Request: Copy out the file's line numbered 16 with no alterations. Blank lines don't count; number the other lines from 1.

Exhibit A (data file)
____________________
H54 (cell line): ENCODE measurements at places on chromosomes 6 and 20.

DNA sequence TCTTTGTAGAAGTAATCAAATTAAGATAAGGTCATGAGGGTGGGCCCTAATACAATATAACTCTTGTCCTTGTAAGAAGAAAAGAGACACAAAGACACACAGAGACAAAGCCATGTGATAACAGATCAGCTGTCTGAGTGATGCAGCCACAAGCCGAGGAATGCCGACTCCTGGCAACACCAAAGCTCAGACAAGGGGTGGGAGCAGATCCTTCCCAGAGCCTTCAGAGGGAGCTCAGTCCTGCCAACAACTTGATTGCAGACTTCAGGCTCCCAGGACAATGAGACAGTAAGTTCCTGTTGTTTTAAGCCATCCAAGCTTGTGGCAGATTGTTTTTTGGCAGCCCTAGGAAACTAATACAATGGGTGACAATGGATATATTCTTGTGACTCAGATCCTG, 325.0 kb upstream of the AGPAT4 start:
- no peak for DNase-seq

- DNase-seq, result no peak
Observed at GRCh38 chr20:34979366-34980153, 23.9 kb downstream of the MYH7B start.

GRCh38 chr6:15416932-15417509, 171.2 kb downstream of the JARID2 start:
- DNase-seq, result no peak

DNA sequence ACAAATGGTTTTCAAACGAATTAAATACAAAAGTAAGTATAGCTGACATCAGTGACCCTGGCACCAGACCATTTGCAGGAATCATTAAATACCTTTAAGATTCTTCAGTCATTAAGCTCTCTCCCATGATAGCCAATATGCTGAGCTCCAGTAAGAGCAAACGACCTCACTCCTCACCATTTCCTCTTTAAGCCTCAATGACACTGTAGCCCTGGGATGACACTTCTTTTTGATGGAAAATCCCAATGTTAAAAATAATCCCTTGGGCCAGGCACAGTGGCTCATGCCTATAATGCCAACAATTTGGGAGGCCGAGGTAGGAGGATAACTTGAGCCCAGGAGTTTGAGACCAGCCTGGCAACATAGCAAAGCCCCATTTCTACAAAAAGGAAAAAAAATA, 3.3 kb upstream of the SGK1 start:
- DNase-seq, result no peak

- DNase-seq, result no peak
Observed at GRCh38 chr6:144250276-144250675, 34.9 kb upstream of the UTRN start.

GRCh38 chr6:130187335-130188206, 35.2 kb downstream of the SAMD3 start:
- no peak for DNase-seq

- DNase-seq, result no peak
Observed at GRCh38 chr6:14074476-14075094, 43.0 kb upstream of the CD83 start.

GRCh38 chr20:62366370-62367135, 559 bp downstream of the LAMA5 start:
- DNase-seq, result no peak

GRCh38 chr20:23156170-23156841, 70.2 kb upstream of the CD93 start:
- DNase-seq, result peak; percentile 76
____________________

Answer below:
GRCh38 chr20:62366370-62367135, 559 bp downstream of the LAMA5 start: